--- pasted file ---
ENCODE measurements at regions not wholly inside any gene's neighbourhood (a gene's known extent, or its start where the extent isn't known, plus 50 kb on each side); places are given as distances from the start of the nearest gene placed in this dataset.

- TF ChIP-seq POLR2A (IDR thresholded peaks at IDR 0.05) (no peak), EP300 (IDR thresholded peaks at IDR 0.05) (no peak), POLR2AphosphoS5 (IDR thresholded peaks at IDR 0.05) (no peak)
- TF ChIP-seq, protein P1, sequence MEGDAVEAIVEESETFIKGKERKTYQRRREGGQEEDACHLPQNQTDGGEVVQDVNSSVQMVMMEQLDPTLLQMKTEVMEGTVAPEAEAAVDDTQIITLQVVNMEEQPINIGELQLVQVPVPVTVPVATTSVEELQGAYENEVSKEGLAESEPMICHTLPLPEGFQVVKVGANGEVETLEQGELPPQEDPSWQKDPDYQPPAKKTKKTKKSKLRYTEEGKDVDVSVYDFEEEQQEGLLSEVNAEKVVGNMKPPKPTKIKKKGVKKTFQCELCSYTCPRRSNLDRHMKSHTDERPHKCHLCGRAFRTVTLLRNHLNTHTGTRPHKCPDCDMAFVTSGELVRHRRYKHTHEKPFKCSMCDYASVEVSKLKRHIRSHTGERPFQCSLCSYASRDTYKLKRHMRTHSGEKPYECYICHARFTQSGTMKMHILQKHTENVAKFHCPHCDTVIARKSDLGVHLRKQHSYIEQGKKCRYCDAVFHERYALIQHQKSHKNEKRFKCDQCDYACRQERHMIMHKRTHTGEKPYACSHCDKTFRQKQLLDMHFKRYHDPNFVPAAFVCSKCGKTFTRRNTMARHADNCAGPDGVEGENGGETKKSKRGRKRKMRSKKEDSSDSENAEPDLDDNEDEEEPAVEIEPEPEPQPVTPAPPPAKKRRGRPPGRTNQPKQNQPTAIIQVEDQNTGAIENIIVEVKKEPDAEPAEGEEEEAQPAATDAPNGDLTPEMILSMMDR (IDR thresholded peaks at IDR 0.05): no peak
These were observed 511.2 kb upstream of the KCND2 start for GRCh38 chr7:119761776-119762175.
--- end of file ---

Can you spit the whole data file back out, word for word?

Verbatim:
ENCODE measurements at regions not wholly inside any gene's neighbourhood (a gene's known extent, or its start where the extent isn't known, plus 50 kb on each side); places are given as distances from the start of the nearest gene placed in this dataset.

- TF ChIP-seq POLR2A (IDR thresholded peaks at IDR 0.05) (no peak), EP300 (IDR thresholded peaks at IDR 0.05) (no peak), POLR2AphosphoS5 (IDR thresholded peaks at IDR 0.05) (no peak)
- TF ChIP-seq, protein P1, sequence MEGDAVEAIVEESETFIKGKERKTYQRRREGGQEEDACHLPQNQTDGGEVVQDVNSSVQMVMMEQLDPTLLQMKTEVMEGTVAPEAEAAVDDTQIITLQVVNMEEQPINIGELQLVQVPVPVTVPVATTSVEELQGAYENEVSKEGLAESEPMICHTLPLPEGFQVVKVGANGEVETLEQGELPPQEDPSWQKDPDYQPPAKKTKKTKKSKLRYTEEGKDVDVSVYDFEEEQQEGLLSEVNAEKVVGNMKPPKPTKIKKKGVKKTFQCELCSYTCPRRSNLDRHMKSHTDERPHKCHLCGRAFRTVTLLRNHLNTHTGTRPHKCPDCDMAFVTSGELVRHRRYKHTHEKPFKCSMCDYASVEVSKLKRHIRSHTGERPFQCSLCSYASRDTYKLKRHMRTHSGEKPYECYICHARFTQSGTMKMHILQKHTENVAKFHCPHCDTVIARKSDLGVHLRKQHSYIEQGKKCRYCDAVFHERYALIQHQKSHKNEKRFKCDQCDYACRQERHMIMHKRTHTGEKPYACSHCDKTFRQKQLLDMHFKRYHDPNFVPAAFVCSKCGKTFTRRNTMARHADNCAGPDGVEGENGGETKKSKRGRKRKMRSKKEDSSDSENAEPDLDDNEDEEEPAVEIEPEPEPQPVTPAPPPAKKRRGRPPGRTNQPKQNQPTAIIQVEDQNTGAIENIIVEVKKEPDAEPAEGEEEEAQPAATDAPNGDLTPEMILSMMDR (IDR thresholded peaks at IDR 0.05): no peak
These were observed 511.2 kb upstream of the KCND2 start for GRCh38 chr7:119761776-119762175.